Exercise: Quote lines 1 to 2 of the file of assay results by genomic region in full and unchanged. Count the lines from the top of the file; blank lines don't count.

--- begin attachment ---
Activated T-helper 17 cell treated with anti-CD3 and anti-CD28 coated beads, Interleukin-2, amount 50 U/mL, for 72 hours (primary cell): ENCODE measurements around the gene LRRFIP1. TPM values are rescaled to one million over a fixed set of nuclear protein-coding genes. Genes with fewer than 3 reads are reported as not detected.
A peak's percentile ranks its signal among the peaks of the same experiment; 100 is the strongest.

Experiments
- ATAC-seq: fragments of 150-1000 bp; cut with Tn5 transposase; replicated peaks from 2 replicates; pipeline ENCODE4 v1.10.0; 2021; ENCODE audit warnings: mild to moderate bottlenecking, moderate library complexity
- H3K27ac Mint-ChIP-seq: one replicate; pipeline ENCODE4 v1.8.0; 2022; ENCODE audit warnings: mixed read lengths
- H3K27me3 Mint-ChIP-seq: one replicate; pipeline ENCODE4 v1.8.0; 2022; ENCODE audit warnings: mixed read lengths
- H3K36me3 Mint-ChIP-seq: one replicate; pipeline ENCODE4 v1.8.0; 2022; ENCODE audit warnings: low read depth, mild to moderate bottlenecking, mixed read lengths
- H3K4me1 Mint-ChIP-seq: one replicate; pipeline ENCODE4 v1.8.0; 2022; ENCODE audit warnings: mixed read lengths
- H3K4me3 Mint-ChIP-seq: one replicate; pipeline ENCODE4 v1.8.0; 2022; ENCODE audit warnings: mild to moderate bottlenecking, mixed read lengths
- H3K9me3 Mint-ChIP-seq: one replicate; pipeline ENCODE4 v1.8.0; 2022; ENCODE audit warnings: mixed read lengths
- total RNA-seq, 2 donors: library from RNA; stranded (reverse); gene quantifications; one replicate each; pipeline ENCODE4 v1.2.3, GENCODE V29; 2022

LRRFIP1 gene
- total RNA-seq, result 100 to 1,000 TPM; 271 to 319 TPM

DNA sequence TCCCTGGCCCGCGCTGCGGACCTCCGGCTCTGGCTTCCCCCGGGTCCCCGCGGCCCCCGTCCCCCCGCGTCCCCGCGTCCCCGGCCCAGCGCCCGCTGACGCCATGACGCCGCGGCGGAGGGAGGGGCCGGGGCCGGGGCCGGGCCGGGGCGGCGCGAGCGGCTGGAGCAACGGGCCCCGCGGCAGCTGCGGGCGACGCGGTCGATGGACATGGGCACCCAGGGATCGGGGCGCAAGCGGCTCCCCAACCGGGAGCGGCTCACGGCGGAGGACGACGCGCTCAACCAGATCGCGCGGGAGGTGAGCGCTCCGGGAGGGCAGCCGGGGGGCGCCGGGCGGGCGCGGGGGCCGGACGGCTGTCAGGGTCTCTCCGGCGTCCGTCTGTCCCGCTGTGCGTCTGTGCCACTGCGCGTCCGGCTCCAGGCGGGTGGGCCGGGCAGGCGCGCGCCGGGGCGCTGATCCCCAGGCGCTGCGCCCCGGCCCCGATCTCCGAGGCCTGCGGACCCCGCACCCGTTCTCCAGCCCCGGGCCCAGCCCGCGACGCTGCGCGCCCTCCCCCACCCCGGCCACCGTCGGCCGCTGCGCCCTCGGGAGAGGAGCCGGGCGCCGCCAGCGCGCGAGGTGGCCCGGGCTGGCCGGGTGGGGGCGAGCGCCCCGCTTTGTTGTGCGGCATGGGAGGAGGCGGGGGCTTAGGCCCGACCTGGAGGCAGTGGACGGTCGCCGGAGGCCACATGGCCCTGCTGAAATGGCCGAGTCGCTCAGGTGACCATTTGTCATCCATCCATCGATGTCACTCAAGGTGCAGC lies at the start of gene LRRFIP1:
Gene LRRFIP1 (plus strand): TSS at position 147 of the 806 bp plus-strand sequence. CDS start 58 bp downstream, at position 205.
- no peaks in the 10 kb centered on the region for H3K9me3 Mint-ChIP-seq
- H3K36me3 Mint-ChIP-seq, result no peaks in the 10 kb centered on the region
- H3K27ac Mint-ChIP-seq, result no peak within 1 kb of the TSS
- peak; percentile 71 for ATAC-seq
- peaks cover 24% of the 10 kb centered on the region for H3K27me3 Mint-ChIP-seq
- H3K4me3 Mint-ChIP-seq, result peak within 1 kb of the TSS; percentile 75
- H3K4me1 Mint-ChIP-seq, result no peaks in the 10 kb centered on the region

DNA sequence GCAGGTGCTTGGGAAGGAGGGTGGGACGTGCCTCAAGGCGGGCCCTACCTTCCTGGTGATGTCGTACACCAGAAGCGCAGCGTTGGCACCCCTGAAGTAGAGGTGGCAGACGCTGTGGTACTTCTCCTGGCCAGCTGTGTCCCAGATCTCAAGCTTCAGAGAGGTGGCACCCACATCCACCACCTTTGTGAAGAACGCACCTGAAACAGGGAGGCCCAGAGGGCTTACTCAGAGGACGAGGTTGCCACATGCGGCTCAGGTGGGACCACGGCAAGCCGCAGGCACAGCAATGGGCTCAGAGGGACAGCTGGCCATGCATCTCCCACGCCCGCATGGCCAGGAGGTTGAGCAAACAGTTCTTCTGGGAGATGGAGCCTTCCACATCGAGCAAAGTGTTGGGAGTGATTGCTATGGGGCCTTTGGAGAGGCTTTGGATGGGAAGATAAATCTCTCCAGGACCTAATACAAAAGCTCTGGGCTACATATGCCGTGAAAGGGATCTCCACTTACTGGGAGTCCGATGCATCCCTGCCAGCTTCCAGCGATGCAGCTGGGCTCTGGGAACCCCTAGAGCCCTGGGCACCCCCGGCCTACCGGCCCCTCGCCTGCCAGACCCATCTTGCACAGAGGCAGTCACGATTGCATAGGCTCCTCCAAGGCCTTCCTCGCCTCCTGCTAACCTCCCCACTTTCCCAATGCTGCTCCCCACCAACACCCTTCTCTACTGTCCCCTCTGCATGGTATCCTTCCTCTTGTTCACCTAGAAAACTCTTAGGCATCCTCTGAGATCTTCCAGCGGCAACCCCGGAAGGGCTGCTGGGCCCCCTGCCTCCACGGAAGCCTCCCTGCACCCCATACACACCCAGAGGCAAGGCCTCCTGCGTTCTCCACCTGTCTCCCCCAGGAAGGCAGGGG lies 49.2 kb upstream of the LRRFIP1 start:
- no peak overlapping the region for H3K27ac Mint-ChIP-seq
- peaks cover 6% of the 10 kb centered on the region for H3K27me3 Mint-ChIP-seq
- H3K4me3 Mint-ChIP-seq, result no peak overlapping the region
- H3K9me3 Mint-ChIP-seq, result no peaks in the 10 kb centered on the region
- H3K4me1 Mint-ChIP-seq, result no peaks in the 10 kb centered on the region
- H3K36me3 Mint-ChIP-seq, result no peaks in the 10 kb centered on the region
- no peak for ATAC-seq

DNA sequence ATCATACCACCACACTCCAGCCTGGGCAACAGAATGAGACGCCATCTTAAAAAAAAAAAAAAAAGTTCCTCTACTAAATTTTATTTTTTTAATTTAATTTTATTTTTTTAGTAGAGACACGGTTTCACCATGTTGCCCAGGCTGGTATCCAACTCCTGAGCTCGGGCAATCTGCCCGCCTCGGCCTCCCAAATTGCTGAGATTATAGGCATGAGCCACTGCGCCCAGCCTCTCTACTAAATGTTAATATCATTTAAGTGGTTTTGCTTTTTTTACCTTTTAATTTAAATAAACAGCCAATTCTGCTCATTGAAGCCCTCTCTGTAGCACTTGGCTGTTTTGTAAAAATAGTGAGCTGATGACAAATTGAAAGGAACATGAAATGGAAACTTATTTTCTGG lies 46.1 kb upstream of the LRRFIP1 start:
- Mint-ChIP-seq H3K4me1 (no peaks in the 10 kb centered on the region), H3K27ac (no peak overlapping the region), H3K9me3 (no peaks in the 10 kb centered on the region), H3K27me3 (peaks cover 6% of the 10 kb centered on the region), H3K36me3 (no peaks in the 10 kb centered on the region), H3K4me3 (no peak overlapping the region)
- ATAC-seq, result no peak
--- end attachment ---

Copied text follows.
Activated T-helper 17 cell treated with anti-CD3 and anti-CD28 coated beads, Interleukin-2, amount 50 U/mL, for 72 hours (primary cell): ENCODE measurements around the gene LRRFIP1. TPM values are rescaled to one million over a fixed set of nuclear protein-coding genes. Genes with fewer than 3 reads are reported as not detected.
A peak's percentile ranks its signal among the peaks of the same experiment; 100 is the strongest.